You can’t miss out on a spot of obligatory fitness at the new and fancy Virgin Active. The famed fitness chain’s second club at Tanjong Pagar offers altitude training, whereby the studio will “acclimatize” to conditions of up to 3000 meters above sea level. It’s known to improve your overall body’s cardiovascular and respiratory system, and allow you to recover faster from workouts. It even increases your fat burning rate!
Pick up a new sport
Sick and tired of being on the land for sports? Well, it’s a good time to learn a new water sport, especially since Singapore Wake Park resumed operations after a two-year hiatus and a change in management. Riders can wakeboard, kneeboard and cable-ski thanks to the three-state-of-the-art overhead cable systems available at the facility. The new cable system sees six towers, six evenly-spaced carriers and features various obstacles for the more seasoned rider to flaunt their skills. And thanks to the new floodlights that have been installed, you’ll be able to make the most out of the day and ride well into the night. Try to get tempted by the park’s cafe bar, Coastal Rhythm, which has diet-destroying dishes like battered otah sticks or their mac n’ cheese.
Sweat it out at a trampoline park
Photo credit: Bounce Singapore
And it also makes for a fun workout instead of lifting weights and running on a treadmill at a gym. The 24,000 sq. ft Bounce Singapore is located at Cathay Cineleisure Orchard was modelled after an urban playground and features 28 interconnected trampolines. Activities include basketball, “running” up and down a wall, dodgeball, an obstacle course and more. They’re currently offering a promotion on their 45-minute fitness class that’s said to work your core (they’ve slashed it down by half to $120) from now till Feb 28. If you are looking for something more challenging, try out their X-park—an adventure challenge course for your inner ninja.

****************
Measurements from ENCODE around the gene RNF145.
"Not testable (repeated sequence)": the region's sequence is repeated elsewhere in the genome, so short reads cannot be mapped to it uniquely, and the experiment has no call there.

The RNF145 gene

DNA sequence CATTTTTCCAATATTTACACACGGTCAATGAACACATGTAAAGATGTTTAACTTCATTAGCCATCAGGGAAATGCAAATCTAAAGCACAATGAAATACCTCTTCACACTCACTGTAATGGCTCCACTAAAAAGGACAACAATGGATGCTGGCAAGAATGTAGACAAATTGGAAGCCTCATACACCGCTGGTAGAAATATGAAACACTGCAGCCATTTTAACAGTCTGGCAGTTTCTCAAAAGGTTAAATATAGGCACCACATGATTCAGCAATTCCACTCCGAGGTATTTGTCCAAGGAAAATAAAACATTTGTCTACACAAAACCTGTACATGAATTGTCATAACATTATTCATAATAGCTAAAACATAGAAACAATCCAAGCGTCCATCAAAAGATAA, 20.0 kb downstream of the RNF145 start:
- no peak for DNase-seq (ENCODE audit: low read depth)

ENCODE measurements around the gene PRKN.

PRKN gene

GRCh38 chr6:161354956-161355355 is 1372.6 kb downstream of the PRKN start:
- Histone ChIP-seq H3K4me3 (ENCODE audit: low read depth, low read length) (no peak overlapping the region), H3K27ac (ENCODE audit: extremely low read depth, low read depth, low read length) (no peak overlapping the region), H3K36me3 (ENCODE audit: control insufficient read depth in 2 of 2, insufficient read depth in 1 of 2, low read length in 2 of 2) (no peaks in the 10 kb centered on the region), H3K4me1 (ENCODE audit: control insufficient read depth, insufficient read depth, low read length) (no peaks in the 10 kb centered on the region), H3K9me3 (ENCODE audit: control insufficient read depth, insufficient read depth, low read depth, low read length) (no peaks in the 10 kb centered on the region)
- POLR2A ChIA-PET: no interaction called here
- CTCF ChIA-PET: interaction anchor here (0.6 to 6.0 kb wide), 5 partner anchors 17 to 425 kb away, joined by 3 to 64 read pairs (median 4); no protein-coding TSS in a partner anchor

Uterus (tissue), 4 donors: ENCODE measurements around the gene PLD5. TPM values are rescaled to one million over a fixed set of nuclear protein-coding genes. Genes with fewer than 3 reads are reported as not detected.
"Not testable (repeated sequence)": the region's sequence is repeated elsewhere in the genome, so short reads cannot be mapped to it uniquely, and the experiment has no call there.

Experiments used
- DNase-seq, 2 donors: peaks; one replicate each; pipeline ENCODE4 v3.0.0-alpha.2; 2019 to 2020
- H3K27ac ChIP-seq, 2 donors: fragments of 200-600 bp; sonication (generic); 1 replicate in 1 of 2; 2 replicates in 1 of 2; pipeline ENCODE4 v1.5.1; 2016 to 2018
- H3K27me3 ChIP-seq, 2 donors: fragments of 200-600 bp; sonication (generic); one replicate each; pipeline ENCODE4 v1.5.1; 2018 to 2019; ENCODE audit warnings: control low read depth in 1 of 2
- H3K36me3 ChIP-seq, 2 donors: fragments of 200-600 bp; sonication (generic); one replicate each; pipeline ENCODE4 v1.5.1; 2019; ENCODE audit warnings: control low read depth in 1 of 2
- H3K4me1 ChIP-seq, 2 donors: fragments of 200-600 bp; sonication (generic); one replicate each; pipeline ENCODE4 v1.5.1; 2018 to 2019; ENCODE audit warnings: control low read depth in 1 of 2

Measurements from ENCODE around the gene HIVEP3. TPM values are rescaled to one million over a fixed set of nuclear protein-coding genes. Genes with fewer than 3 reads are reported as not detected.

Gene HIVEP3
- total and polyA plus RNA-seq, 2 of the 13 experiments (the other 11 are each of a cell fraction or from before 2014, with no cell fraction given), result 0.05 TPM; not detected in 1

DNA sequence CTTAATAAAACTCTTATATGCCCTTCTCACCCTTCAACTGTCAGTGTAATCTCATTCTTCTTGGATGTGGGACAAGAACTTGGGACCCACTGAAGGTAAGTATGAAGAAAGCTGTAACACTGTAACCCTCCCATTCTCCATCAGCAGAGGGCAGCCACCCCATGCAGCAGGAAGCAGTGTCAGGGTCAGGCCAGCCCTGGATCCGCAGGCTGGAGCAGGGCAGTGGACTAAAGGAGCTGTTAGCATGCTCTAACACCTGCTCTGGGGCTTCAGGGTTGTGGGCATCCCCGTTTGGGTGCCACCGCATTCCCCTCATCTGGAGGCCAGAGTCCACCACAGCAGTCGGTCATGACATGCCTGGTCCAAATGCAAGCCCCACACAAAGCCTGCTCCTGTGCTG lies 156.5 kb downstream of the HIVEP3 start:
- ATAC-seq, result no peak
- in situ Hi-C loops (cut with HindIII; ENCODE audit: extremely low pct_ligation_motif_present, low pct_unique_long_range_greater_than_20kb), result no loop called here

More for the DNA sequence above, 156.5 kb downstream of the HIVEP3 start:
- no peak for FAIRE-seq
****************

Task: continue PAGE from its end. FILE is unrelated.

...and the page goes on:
Sign up for a yoga class
There are so many places out there offering yoga classes, from big names to boutique start-ups. Some studios you can try are Bikram Yoga (Katong) for the classic Bikram yoga; Masters’ Yoga Sadhan for some stress-busting yoga and their challenging Wall Rope Yoga which supposedly increases flexibility and lets you enjoy inverted poses like handstands; and Yoga Inc., which has retro touches inspired by Chinese pop culture, and offers classes for all levels—starting from basics, hatha and yin, to more advanced sessions like core, flow and hatha 2.
Take a walk on some heritage trails
If you’re looking to just get started with some light exercise, Singaporean-made app LocoMole has 12 curated walking trails with full instructions, planned activities and estimated time. Options include cultural walks in Little India, Chinatown, Joo Chiat and guided nature trails in Pulau Ubin or Gardens By The Bay. For each point on the trail, there are descriptions, historical backstories and some challenges and rewards. After visiting the Singapore City Gallery, for example, you can take a little quiz to see how much you learned. Need further convincing? You can do it for a good cause. LocoMole also just launched Exploring Singapore for a Cause, where the 12 designed trails are tied to a charity foundation that you will learn about as you walk. The first one is on January 14, which begins from Clarke Quay Central waterfront space and ends at SMU School of Accountancy, and the focus is on Make-A-Wish Foundation. Admission is free.